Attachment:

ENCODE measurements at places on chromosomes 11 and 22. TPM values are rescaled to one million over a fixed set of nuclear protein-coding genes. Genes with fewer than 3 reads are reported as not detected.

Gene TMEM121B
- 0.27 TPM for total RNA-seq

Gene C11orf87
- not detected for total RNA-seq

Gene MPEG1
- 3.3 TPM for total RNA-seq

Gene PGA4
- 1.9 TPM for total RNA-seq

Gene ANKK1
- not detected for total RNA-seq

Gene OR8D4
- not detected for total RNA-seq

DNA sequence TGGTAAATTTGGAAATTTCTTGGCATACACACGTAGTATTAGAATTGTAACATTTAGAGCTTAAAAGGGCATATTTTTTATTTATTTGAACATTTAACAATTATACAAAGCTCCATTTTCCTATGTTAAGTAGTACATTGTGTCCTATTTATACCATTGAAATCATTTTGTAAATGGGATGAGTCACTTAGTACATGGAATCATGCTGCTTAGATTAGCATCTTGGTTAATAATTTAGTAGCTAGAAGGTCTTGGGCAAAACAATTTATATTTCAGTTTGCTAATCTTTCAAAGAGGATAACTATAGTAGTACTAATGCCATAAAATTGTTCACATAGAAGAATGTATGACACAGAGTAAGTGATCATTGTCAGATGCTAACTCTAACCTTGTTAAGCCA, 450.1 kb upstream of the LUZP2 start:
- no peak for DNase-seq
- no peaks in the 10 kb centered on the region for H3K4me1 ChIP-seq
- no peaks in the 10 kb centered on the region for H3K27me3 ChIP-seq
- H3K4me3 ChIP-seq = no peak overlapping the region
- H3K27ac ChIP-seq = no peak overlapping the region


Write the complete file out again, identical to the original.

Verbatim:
ENCODE measurements at places on chromosomes 11 and 22. TPM values are rescaled to one million over a fixed set of nuclear protein-coding genes. Genes with fewer than 3 reads are reported as not detected.

Gene TMEM121B
- 0.27 TPM for total RNA-seq

Gene C11orf87
- not detected for total RNA-seq

Gene MPEG1
- 3.3 TPM for total RNA-seq

Gene PGA4
- 1.9 TPM for total RNA-seq

Gene ANKK1
- not detected for total RNA-seq

Gene OR8D4
- not detected for total RNA-seq

DNA sequence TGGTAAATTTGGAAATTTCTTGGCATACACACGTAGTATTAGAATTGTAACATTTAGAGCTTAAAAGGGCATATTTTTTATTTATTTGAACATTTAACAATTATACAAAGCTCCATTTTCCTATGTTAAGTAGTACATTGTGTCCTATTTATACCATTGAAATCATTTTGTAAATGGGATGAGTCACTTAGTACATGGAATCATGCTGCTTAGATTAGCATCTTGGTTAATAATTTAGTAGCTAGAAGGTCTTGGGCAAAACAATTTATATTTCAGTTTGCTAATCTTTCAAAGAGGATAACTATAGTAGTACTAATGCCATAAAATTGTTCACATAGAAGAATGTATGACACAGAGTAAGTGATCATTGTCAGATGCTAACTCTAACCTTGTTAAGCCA, 450.1 kb upstream of the LUZP2 start:
- no peak for DNase-seq
- no peaks in the 10 kb centered on the region for H3K4me1 ChIP-seq
- no peaks in the 10 kb centered on the region for H3K27me3 ChIP-seq
- H3K4me3 ChIP-seq = no peak overlapping the region
- H3K27ac ChIP-seq = no peak overlapping the region